Who Goes Bankrupt in America? Increasingly, the Elderly

Why you should care

For senior citizens, retirement isn’t what it once was … and it shows on their balance sheets.

Every month, 73-year-old Suzan Benge lives on just $771 in disability payments, $100 in food stamps and $14 in state low-income subsidy. So when her credit card debt hit $18,000 earlier this year, she felt she had little choice but to join the rising tide of American seniors filing for bankruptcy.

The elderly are far more visible in U.S. bankruptcy courts these days than in previous generations. Baby boomers 65 and older are racking up far higher levels of debt than their parents, who were raised during the Great Depression, and a growing minority are finding themselves tipping from desperate financial trouble into bankruptcy.

The fate of seniors living on the edge was highlighted last year in data from the Consumer Bankruptcy Project, a long-term academic study that has been collating information on U.S. bankruptcy filers since the early 1990s. According to a 2018 report …

1 in 7 people who file for bankruptcy in the U.S. are now age 65 or older — an almost fivefold increase over just 25 years.

In 1991, those 65 and older made up only 2 percent of bankruptcy filers, but by 2016 that had risen to more than 12 percent, says Robert Lawless, one of the report’s authors and a professor at University of Illinois College of Law. About 800,000 households filed for bankruptcy that year, which works out to approximately 98,000 families or about 133,000 seniors since many file jointly as couples, he adds.

Over the same period, the elderly grew as a percentage of the U.S. adult population, but only from 17 percent to 19.3 percent. The trend is a side effect of several colliding social and economic forces in the United States that are making the later years of people such as Benge extremely stressful. Seniors are living longer and paying ever-higher medical costs for the privilege of staying alive; many have little or no company pension and scant personal savings to fall back on.

In 1989, only 1 in 5 Americans age 75 or older were in debt; by 2016, almost half were, according to the most recent U.S. Federal Reserve survey of consumer finances. The rise in senior debt comes at a time when the wealth gap between rich and middle-class or poor Americans is at an all-time high, according to a study last year by the Pew Research Center.

 

By 2016, the wealth of upper-income Americans had more than recovered from the post-2008 recession, but the wealth of lower- and middle-income families was at 1989 levels, highlighting the long-term rise in income inequality in the U.S.

As these low- to middle-income families age, many are being pitched into debt-burdened retirement by several structural trends, including the decline of trade unions, with their power to negotiate real wage increases, good pensions and retiree health care packages; the disappearance of defined benefit pension schemes; steep health care inflation; and a sharp rise in middle-class families helping pay for children to go to college.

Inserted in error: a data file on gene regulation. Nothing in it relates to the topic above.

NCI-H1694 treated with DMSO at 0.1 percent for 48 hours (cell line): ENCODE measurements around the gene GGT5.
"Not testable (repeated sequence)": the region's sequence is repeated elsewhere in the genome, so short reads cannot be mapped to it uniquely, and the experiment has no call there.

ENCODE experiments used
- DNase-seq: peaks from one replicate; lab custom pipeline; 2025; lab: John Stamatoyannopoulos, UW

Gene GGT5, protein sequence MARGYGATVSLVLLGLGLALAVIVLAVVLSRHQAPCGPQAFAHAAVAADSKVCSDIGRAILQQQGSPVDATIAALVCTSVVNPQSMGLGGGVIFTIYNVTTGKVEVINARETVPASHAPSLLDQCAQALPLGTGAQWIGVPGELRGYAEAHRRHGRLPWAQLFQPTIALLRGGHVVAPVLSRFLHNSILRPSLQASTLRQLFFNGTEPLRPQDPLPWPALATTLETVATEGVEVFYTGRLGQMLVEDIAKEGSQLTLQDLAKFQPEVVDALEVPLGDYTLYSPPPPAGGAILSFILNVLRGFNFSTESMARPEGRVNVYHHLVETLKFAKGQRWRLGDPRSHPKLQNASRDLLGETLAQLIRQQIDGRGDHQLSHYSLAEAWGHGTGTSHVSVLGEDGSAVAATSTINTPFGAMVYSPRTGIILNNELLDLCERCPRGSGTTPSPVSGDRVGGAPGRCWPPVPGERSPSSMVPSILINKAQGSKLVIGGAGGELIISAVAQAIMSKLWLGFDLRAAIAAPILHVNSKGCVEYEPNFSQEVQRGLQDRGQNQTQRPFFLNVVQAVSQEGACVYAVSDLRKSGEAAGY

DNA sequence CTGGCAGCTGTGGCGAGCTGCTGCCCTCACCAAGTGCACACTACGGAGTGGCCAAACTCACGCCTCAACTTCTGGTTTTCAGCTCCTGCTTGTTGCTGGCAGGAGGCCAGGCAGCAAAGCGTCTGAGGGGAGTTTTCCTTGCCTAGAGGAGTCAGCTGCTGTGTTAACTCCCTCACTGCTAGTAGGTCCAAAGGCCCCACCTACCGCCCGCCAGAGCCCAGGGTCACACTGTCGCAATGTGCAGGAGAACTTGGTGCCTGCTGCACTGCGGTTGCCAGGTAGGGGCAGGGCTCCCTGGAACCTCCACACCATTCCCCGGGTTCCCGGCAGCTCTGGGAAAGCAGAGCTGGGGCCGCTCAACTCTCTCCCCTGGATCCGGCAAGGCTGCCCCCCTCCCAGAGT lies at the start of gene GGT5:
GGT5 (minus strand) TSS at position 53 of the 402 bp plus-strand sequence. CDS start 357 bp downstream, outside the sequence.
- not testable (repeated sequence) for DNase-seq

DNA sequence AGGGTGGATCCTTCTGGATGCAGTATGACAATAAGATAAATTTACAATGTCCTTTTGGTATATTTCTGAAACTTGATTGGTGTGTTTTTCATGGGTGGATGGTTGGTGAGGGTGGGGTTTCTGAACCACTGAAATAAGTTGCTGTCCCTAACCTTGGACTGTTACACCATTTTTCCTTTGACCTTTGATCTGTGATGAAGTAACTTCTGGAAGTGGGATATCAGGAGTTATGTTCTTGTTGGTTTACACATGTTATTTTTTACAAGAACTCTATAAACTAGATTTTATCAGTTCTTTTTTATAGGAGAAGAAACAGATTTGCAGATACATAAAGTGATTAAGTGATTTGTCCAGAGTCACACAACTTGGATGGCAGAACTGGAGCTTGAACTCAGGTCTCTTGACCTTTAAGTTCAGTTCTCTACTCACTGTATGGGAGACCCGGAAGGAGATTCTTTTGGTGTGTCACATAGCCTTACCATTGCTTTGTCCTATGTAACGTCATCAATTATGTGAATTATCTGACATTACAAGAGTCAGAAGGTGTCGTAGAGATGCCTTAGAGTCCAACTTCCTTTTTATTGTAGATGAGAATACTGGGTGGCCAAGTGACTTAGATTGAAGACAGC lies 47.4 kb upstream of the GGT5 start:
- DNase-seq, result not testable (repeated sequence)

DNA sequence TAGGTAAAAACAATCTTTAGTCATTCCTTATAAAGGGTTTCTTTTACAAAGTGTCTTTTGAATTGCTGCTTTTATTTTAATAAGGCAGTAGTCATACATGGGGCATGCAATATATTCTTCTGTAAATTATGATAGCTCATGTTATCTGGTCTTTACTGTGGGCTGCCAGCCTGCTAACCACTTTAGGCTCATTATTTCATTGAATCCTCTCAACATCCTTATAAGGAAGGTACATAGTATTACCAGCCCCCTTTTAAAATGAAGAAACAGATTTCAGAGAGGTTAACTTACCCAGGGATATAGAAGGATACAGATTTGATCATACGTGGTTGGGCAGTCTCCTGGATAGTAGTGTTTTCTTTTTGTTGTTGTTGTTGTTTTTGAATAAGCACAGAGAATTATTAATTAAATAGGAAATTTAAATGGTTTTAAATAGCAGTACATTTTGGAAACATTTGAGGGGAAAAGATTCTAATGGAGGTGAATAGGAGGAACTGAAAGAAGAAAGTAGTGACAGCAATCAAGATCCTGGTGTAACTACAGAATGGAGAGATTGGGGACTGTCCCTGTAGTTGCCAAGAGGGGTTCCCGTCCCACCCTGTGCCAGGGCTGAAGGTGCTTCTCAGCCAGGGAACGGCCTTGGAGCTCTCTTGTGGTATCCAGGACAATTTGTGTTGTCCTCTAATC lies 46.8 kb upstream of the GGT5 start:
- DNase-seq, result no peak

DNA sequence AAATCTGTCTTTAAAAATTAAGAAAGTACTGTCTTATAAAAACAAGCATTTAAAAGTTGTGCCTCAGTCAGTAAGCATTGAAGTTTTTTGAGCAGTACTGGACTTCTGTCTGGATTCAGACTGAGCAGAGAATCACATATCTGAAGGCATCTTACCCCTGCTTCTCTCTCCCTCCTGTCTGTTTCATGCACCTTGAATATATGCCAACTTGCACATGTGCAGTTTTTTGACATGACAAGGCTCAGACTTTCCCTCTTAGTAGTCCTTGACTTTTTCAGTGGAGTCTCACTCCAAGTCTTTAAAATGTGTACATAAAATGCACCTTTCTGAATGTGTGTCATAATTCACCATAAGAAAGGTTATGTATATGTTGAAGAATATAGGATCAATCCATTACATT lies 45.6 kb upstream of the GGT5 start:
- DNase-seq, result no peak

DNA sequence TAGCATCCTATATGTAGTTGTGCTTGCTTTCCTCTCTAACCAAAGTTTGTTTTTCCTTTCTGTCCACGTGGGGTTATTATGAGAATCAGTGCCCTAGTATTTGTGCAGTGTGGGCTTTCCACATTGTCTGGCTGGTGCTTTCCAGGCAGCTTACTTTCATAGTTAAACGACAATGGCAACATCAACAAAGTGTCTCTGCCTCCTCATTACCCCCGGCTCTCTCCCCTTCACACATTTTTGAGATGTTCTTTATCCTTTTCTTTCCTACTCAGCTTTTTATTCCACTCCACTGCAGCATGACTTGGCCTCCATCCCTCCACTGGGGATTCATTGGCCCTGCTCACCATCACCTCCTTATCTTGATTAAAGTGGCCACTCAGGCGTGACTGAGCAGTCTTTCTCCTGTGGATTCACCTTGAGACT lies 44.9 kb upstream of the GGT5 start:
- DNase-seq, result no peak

“The baby boomer attitude to debt has not turned out to be as frugal as you would think it would be, having parents who lived through the Depression. Partly it’s because they have jobs that don’t keep up with inflation and they might have to have five or six jobs to make ends meet,” says Kevin Leicht, head of the sociology department at the University of Illinois. “They have to be really skilled to come out the other side with a pension they can live on for 25 years. Companies have offloaded all the risk onto employees.”

After the Great Depression, the U.S. gradually built a financial safety net for retirees, based on Social Security payments to supplement company pensions or private retirement savings and Medicare to pay for most health care costs. But by the end of the last century, this “golden age” of retirement security was largely over.

Seniors who start Social Security payments before the age of 70 are heavily penalized. Most companies have switched to 401(k) retirement plans that fluctuate with the stock market, leaving retirees bearing all the risks; and the rising cost of health care has left many seniors with large out-of-pocket bills that are not covered by Medicare — for many Americans, at least $100,000 per person over the span of their retirement.

Leicht says many baby boomers face this problem of an endlessly delayed retirement. “Retirement is an elusive dream” for some, he says. “That’s why 60 is the new 30 — because the lack of economic stability means 60 can’t be 60 anymore. To make a 401(k)-based system work, you have to contribute steadily to it for 40 years and that requires a lot of self-management” — not to mention spare cash to put into it.

Catherine Collinson, CEO of the Transamerica Center for Retirement Studies, says we tend to think of today’s generation of retirees living in the “golden era of the defined benefit plan” with a guaranteed income. But this is a myth.

“Only 35 percent had a company-funded pension plan and only 60 percent have any kind of retirement account or personal savings,” Collinson says, adding that a quarter of retirees in the U.S. have an annual household income of less than $25,000.

By the standards of Suzan Benge that’s a lot of money: Her annual income totals just over $10,000. But thanks to bankruptcy, she’s got her recliner, her toilet paper and her year’s supply of dish soap. “Up to a few months ago, I was making three credit card payments and it was eating up my entire income,” she says. “Now I feel rich.”

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By Patti Waldmeir

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